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IPv4 vs IPv6

IPv4 vs IPv6: Decoding the Difference

In the constantly changing realm of internet technology, it's crucial to comprehend the basic distinctions between IPv4 and IPv6. This understanding not only allows you to grasp how the internet functions but also assists in making informed choices regarding network setups. Let's explore the nuances of these two Internet Protocol versions and unravel the disparities between IPv4 and IPv6.

What is IPv4 and IPv6?

What is IPv4?

IPv4 (Internet Protocol Version 4) is the fourth iteration of the Internet Protocol and the first widely used version. Introduced in the 1980s, IPv4 uses a 32-bit address format, creating a numeric address that looks something like This addressing system supports around 4.3 billion unique IP addresses. Given the exponential growth of internet devices, the limitation in address space quickly became a significant concern.

What is IPv6?

IPv6 (Internet Protocol Version 6), on the other hand, is the successor designed to overcome the limitations of IPv4. IPv6 uses a 128-bit address format, producing a vastly larger address space. An IPv6 address looks something like 2001:0db8:85a3:0000:0000:8a2e:0370:7334. This alphanumeric address format allows for an almost inexhaustible number of unique addresses, thus accommodating the continuous expansion of connected devices.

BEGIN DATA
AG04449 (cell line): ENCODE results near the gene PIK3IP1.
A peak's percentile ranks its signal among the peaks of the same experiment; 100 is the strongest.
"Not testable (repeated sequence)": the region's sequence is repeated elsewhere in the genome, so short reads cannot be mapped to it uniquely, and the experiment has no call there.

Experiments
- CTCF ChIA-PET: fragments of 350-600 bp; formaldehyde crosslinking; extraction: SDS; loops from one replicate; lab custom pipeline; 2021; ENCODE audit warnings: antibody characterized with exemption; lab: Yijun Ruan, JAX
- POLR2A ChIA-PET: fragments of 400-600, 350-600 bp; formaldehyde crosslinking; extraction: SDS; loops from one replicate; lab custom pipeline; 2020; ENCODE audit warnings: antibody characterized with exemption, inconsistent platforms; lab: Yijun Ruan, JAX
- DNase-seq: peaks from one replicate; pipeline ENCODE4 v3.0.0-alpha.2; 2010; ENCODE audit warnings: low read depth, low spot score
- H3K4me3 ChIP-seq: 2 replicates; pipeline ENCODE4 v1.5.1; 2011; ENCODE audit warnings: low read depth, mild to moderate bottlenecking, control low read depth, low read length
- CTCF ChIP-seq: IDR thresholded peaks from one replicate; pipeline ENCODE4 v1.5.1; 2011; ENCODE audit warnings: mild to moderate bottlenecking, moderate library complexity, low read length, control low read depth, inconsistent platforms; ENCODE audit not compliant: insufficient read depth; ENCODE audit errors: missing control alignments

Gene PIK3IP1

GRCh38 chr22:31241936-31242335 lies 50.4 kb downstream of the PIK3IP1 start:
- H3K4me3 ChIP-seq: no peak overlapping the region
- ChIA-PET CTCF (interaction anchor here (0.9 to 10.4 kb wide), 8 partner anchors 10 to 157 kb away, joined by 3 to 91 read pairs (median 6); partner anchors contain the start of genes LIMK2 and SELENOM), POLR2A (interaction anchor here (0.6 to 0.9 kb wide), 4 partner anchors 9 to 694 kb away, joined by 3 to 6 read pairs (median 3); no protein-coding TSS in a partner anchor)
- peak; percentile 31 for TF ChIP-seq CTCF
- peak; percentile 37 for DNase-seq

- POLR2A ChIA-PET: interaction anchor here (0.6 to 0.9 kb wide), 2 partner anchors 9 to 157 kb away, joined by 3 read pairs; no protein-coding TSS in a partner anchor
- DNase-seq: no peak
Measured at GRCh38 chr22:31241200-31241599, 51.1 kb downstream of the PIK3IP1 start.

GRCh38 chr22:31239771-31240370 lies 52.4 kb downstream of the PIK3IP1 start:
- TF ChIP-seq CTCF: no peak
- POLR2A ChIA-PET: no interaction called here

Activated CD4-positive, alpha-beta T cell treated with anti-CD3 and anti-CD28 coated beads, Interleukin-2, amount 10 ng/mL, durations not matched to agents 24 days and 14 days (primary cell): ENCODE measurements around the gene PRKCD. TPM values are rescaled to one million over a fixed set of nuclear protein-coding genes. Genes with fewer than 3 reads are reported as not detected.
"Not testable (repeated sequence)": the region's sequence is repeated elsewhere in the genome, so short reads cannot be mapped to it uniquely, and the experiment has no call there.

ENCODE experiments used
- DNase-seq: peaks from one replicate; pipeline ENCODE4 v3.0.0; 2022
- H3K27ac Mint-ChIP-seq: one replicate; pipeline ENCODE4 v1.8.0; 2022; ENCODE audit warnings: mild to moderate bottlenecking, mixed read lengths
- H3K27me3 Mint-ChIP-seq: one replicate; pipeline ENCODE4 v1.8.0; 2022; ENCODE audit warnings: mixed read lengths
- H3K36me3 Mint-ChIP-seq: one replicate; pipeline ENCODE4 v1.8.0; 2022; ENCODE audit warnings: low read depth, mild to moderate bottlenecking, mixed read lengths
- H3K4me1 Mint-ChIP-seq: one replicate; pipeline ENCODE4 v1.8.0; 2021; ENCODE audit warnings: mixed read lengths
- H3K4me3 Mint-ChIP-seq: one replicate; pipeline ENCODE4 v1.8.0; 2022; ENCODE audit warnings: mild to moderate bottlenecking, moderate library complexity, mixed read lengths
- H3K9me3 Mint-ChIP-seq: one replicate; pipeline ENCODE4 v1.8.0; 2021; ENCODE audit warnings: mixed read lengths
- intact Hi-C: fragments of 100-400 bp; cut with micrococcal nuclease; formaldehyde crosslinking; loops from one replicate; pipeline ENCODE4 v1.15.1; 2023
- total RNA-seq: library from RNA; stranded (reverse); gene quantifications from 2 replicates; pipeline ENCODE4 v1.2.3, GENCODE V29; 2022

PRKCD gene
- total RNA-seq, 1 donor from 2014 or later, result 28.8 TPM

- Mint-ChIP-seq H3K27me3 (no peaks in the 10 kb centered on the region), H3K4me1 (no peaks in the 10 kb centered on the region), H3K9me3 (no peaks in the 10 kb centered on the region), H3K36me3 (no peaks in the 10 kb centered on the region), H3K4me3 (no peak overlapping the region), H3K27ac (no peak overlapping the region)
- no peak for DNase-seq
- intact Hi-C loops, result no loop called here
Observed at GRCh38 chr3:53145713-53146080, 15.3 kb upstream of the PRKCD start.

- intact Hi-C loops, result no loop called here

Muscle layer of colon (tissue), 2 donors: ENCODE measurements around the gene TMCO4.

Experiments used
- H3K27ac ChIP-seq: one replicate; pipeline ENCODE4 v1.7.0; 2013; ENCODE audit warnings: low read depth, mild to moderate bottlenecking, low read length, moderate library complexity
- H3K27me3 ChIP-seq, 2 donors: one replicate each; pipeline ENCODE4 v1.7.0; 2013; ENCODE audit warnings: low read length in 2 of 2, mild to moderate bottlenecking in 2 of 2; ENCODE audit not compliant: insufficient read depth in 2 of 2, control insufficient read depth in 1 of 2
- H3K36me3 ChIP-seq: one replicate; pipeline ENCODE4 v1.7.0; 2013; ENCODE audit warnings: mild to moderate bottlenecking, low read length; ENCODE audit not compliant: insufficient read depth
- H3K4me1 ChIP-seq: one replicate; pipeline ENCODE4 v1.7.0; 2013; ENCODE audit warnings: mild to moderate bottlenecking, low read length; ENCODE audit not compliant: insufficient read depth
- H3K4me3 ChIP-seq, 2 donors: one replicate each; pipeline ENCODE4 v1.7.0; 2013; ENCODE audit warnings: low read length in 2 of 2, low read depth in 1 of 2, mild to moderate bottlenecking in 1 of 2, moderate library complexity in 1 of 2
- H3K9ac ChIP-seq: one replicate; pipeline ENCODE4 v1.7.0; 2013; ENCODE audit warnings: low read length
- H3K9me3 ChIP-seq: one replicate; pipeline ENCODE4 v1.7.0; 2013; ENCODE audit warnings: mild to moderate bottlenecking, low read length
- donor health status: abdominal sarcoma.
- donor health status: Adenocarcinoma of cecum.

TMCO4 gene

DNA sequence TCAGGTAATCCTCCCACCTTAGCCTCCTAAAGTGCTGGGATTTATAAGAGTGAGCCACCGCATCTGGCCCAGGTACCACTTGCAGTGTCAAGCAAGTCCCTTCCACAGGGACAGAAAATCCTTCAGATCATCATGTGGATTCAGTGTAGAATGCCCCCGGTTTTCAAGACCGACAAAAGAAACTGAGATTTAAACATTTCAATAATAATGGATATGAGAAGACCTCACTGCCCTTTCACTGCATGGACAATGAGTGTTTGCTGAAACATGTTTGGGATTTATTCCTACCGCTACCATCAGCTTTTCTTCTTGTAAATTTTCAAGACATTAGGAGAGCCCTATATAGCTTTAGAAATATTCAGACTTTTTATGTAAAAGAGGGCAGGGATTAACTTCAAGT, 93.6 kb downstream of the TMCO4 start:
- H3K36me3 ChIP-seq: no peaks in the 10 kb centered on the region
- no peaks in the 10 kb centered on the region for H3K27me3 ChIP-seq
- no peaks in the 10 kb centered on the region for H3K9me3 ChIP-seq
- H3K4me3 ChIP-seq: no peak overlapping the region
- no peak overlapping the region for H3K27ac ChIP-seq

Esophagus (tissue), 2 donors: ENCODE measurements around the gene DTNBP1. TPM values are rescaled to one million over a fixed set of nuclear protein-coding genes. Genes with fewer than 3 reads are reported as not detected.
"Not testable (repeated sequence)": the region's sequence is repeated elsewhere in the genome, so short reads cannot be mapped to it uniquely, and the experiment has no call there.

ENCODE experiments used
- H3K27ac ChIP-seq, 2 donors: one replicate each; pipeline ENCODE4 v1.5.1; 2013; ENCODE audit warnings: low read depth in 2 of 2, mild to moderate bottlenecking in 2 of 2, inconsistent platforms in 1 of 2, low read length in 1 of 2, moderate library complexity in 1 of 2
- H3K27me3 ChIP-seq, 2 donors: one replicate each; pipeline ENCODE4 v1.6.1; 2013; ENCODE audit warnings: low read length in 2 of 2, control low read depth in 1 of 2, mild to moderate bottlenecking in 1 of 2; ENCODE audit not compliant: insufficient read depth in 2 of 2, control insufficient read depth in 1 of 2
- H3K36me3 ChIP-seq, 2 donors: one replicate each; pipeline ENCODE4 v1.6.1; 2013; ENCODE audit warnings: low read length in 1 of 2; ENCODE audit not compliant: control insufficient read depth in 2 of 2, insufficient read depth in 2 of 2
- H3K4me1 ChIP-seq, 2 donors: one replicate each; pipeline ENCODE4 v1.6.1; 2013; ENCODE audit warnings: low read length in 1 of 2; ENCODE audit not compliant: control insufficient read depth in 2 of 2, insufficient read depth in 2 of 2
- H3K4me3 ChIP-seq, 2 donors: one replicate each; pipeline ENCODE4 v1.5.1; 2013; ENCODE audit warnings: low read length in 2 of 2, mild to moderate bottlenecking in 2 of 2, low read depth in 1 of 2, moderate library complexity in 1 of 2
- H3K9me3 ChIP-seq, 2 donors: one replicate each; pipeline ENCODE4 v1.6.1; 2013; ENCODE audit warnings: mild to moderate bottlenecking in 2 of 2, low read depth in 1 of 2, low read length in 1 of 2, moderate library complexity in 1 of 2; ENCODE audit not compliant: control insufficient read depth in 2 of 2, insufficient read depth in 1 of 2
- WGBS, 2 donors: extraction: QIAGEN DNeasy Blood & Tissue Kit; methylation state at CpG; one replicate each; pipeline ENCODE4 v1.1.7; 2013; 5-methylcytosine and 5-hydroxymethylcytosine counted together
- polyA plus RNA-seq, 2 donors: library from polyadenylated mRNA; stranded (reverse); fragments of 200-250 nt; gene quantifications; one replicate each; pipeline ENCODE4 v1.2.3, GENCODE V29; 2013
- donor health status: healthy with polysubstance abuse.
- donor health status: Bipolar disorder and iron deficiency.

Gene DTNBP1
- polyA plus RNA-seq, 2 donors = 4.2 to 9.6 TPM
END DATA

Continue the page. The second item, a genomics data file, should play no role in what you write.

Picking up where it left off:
Difference Between IPv4 and IPv6

IPv4 and IPv6 differences

Address Space

One of the most critical differences between IPv4 and IPv6 lies in their address spaces. IPv4’s 32-bit address format allows for about 4.3 billion unique addresses. In contrast, IPv6’s 128-bit addressing system supports approximately 340 undecillion addresses. This expansion is crucial for the future growth of internet-connected devices.

Address Format

IPv4 addresses are written in decimal format, divided into four octets separated by periods (e.g., IPv6 addresses use hexadecimal format, divided into eight groups of four characters, separated by colons (e.g., 2001:0db8:85a3:0000:0000:8a2e:0370:7334). This change in format is essential for accommodating the larger address space in IPv6.

Network Configuration

IPv4 requires manual or DHCP configuration for network devices, whereas IPv6 supports auto-configuration capabilities. This self-configuring feature makes IPv6 networks easier to manage and more efficient, reducing the need for manual intervention.

Security Features

IPv6 was designed with security in mind. It natively supports IPsec (Internet Protocol Security), a suite of protocols for securing internet communications by authenticating and encrypting each IP packet in a communication session. While IPv4 can also use IPsec, it’s an optional feature and not natively supported.